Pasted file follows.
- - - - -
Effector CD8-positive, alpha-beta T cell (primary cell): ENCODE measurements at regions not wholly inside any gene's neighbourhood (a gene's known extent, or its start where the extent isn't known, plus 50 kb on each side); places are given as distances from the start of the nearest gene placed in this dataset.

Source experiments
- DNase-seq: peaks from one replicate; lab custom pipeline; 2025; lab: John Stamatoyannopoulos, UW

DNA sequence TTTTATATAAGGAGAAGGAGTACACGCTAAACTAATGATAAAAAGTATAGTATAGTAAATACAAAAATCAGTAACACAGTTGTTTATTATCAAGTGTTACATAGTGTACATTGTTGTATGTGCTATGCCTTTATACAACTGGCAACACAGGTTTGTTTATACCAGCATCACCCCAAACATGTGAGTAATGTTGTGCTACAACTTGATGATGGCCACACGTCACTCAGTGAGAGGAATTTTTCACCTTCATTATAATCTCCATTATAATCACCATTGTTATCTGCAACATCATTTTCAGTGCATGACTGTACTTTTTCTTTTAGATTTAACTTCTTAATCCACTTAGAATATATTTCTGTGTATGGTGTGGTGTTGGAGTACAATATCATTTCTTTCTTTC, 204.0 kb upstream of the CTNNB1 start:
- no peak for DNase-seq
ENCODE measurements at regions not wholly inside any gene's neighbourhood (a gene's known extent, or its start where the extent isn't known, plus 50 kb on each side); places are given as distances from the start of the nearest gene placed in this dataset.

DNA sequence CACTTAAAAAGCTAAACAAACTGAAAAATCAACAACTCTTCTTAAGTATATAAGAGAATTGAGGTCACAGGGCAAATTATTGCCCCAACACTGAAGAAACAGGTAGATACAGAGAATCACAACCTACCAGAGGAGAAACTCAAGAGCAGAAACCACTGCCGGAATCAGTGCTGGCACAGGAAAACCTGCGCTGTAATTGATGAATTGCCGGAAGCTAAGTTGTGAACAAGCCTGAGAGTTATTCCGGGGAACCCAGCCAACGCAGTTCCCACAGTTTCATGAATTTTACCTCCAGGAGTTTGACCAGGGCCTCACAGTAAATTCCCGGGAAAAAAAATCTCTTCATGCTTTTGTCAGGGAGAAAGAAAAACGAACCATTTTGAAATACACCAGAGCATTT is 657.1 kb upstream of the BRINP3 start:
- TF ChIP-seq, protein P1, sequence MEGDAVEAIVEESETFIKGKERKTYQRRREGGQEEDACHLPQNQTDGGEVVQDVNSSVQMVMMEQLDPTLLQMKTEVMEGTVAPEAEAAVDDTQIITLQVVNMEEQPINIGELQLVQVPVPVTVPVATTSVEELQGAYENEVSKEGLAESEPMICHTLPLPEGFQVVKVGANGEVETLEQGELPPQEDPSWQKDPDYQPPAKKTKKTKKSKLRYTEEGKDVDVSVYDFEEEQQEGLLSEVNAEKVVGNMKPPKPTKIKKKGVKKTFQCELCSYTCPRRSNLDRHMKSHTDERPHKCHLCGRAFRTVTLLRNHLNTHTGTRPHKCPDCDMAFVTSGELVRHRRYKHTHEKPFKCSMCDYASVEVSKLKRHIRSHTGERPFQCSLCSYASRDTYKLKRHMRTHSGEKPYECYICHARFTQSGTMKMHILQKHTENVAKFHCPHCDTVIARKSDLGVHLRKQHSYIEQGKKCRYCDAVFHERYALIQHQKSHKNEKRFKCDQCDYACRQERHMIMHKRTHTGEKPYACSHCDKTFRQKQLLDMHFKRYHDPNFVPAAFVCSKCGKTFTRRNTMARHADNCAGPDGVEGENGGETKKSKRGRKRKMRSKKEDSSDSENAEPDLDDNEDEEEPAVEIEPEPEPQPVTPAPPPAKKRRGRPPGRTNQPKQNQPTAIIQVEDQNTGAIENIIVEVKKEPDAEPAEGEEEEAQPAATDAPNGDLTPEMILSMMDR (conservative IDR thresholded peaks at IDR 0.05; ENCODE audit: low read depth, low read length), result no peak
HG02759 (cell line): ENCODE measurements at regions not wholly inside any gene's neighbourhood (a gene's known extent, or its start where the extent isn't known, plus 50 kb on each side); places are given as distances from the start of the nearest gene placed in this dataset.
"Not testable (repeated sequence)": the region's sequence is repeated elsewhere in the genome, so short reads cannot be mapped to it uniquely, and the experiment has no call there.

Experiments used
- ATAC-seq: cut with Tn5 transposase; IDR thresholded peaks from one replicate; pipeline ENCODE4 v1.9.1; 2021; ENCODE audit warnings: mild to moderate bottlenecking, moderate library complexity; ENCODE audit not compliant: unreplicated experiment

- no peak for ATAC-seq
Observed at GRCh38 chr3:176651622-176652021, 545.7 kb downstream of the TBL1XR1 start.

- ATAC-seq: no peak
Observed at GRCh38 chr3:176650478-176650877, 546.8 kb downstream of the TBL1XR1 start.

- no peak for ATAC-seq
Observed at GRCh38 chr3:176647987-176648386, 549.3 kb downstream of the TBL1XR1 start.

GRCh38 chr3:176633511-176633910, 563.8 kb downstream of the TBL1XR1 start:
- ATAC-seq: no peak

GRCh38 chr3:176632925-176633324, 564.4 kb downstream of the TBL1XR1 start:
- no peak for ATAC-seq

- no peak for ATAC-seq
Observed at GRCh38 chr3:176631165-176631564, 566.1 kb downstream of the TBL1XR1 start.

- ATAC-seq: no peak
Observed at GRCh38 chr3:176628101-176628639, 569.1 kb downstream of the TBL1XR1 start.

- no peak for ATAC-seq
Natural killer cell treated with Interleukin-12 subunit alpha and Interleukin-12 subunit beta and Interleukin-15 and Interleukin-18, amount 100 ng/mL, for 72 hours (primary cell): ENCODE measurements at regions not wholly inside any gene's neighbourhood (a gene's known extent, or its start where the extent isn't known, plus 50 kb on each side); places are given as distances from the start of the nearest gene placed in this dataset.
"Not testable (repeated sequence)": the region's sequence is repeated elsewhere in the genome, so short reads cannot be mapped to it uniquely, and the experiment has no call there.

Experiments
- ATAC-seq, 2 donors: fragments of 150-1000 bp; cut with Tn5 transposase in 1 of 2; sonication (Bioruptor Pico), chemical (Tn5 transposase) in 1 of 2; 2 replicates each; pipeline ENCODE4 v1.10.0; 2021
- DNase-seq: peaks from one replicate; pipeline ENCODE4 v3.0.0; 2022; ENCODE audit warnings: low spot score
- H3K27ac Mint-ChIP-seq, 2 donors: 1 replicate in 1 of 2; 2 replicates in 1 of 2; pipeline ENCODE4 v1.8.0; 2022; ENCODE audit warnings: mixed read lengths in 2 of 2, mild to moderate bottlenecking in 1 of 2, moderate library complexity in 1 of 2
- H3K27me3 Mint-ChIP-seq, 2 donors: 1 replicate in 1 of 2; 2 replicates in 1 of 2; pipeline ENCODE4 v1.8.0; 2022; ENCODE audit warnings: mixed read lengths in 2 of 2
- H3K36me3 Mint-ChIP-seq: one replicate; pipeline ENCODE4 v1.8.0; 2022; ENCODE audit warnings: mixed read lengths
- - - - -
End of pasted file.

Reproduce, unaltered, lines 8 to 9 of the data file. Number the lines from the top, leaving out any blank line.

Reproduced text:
- TF ChIP-seq, protein P1, sequence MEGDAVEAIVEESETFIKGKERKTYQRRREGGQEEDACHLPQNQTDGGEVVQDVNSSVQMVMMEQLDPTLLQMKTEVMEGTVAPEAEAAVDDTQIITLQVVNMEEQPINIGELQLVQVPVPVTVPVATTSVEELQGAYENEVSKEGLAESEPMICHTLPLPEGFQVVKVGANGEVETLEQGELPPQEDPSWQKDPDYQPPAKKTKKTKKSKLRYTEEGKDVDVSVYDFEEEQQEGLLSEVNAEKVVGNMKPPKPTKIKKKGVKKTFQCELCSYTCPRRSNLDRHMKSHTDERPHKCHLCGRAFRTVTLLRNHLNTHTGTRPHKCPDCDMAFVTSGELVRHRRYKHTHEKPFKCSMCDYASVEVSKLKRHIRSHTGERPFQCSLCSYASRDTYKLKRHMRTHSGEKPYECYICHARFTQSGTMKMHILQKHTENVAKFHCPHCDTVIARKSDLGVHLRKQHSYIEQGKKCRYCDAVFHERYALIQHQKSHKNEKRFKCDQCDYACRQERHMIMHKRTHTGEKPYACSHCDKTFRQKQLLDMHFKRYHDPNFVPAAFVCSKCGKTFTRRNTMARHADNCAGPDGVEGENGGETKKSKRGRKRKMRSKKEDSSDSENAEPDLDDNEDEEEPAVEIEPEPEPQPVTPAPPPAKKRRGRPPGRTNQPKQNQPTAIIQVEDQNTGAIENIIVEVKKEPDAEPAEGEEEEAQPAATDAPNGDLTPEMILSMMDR (conservative IDR thresholded peaks at IDR 0.05; ENCODE audit: low read depth, low read length), result no peak
HG02759 (cell line): ENCODE measurements at regions not wholly inside any gene's neighbourhood (a gene's known extent, or its start where the extent isn't known, plus 50 kb on each side); places are given as distances from the start of the nearest gene placed in this dataset.